So, Shark has shown that 80% of the runtime is spent in my tracing code, and most of that in writing the trace event stream to a file. With that knowledge, I introduced a 1MB in-memory buffer for the file, measured with Shark again and saw that the tracing overhead dropped to 57%. Better, but still not good enough. Shark discovered that after this improvement most of the time is now spent in lock spinning on a mutex - the trace stream is serial, but the Java programs are multithreaded, so I had to introduce a mutex to guard the writes. After pounding on this for a while, I realized that I could introduce small (16K) per-thread trace buffers, and only flush each of them into the 1MB file buffer when it either fills up, when the thread dies, or when the thread is forced to cross a write memory barrier as requested by theJava Memory Model. The mutex I used was now not acquired whenever generating a trace event, but only whenever the thread buffer had to be flushed to the file buffer. (Nota bene: I'm aware this will cause a reordering of events in the event stream such that executions of multithreaded programs that contain race conditions will be incorrectly analyzed - however, at the moment, I don't care about insufficiently synchronized programs as they're buggy anyway and have bigger problems than not being correctly sliceable).

After building the thread buffer feature, I started getting "Bus Error" when I run the new JamVM. This is the PowerPC equivalent of the dreaded "Segmentation Fault" on x86 that usually took me between two and four hours of meticulous debugging on Linux to track down. A little readup on the Apple Developer Connection site shown me how to configure an "external build system" (read: automake generated) project with an executable in Xcode, and launch it under its debugger. There was a handy "Auto-attach debugger on crash" option I checked. Sure enough, I started the program, and as soon as it crashed WHAM! I was instantly looking at the exact source code location, with exact stack trace and variables, much like what you're used to when debugging Java programs in Eclipse. Remember, I didn't build the program in Xcode - I built it using its standard configure/make/make install routine. Yet, since Xcode itself builds using gcc, it worked seamlessly. I found the reason for the crash in ten seconds, rebuilt and rerun, found another similar crash, fixed that too in a minute, and finally it run flawlessly. It was as easy as debugging a Java program.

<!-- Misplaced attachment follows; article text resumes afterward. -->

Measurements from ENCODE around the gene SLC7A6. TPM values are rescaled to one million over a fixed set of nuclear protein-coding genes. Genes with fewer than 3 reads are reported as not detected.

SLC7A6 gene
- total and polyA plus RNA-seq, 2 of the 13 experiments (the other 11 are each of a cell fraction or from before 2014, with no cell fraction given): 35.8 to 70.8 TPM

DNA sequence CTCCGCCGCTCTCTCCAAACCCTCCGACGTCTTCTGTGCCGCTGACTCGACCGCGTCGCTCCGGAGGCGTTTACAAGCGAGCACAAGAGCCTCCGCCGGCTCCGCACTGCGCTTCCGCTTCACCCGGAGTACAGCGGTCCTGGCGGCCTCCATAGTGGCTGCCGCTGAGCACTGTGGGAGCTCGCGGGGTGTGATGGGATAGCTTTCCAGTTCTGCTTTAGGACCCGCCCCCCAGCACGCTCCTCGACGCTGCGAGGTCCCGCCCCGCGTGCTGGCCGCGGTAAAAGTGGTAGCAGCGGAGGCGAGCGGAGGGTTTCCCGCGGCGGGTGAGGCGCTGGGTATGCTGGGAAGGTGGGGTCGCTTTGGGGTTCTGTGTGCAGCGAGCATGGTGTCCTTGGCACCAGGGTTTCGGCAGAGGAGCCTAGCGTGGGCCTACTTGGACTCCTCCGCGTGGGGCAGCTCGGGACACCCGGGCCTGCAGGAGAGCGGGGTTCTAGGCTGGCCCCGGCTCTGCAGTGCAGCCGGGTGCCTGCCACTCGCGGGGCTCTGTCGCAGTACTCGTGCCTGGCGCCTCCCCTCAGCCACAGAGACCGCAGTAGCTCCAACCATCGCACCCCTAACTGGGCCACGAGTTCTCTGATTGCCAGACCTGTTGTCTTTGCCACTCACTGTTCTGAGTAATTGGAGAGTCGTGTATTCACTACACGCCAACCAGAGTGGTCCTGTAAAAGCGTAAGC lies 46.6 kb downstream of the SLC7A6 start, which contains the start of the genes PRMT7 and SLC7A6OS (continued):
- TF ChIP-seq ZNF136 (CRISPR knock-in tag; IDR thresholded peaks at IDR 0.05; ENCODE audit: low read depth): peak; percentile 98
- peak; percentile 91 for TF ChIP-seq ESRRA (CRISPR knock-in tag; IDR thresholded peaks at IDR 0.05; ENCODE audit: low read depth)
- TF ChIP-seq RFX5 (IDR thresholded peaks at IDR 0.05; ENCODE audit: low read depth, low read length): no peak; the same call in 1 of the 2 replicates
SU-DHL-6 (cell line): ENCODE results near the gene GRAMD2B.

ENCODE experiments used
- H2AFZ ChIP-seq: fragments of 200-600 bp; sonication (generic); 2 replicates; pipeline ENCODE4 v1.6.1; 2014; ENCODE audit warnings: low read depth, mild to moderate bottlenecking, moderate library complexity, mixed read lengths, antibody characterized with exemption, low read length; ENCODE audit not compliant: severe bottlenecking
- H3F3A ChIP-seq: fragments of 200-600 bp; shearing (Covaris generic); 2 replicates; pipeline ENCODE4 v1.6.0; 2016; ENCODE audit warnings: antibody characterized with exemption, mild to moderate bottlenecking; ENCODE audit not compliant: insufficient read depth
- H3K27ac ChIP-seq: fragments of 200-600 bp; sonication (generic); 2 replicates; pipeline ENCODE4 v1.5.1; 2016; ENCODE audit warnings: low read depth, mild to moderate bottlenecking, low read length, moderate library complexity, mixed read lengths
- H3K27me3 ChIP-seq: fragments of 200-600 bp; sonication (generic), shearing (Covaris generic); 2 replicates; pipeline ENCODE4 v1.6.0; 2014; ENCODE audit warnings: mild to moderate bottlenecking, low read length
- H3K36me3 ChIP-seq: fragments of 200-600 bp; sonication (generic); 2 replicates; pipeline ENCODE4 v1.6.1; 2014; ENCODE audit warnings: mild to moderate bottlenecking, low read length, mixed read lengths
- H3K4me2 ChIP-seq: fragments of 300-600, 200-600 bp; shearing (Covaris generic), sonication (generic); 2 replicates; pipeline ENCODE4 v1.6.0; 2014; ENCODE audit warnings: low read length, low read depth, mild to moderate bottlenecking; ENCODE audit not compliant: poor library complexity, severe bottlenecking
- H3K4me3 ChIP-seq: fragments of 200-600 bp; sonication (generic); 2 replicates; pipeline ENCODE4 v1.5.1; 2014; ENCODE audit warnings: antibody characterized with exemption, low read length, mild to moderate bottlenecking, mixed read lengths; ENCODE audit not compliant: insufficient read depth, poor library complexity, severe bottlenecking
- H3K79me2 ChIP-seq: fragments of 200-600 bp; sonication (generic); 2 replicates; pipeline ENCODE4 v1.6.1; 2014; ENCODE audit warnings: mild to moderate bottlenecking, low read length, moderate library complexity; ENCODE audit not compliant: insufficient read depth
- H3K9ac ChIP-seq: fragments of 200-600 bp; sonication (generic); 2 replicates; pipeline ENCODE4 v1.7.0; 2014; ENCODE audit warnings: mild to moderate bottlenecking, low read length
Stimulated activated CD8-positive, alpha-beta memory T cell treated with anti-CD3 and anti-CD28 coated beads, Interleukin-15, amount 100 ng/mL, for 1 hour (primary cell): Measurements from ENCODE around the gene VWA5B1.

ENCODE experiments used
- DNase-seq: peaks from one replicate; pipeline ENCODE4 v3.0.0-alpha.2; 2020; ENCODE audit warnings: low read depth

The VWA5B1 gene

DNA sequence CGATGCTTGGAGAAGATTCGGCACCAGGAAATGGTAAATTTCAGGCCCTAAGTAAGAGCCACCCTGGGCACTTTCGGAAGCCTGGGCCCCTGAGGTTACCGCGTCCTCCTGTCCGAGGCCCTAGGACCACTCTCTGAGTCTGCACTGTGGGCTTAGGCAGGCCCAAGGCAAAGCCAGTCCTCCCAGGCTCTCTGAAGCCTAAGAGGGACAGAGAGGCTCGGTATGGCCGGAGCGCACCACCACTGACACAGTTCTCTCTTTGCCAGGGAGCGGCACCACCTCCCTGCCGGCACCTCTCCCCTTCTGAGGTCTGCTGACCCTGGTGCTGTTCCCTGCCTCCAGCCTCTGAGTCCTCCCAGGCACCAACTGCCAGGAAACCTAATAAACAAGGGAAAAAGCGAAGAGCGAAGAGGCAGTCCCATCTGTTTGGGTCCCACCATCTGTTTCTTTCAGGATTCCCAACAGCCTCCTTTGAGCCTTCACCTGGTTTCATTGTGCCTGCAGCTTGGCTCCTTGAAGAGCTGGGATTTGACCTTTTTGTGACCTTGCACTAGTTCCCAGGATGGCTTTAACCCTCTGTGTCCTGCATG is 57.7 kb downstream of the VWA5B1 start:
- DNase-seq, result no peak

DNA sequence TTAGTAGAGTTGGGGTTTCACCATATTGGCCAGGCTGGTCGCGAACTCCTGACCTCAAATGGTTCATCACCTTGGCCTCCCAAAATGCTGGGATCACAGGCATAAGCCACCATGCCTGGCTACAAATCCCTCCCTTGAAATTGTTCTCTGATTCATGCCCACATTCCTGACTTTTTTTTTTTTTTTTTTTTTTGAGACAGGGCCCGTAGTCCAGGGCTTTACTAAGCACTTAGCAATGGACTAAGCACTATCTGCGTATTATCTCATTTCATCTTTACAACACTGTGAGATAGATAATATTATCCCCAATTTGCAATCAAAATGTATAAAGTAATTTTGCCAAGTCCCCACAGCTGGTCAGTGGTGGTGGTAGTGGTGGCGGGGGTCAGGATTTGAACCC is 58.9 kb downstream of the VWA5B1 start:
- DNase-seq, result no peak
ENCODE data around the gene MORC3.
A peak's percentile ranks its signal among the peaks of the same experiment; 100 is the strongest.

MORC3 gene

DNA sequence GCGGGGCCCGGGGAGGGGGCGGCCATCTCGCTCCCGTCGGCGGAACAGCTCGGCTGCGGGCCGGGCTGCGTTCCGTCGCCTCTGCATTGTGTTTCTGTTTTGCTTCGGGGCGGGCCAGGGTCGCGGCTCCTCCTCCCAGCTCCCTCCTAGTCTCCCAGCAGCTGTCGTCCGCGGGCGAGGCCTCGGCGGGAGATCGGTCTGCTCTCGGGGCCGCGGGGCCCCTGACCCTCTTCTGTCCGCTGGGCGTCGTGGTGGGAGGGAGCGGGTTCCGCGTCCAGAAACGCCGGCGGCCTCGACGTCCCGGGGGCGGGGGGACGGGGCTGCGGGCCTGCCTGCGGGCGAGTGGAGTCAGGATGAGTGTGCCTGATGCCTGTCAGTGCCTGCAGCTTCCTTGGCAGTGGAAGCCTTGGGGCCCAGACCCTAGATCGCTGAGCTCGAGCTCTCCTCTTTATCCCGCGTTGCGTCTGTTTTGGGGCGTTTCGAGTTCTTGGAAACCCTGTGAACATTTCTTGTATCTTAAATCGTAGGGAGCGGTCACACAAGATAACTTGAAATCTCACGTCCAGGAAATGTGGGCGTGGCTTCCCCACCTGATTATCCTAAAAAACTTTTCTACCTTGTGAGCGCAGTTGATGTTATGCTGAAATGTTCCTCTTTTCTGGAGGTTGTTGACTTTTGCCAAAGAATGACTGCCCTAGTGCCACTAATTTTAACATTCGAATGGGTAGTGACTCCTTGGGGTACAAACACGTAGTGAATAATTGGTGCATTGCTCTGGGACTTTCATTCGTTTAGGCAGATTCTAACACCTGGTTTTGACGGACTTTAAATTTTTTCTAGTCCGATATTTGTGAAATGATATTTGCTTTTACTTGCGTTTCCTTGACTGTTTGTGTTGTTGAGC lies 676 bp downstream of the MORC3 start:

After all was fixed, another run with Shark has shown that the tracing overhead was reduced to 13% of the total run time. We started from 80% - hooray! This is actually much better than it looks like - if you consider that the "useful" program time is say, 1 minute, then 80% overhead means that the ratio of useful to overhead is 20:80 and the program will run for 5 minutes (overhead generating 4 minutes of run time). 13% overhead means the ratio is 87:13, so the program will only run for 1 minute and 9 seconds. So it is practically four times faster than it was!

And the moral of the story? I was able to pinpoint performance bottlenecks and bad memory access errors in minimal time instead of wasting hours, thanks to really world-class Apple developer tools. It's really the same polished usability in these development tools that you're used to with end-user Apple applications: it just works.

At the moment, I'm using Eclipse CDT to work on the JamVM source code and honestly, it has excellent autocompletion even with a macro-heavy C source code like JamVM's, but I'm seriously considering trying to do all future source code editing in Xcode, as I'm sure there's some further nice surprises awaiting there.

1 comment:

Cs said...

Interesting, that although nothing prevents Unix developers to develop a tool like this, I haven't heard of one yet. However, I had already stopped sotfware development when I changed my home operating system to Linux, so maybe it exists.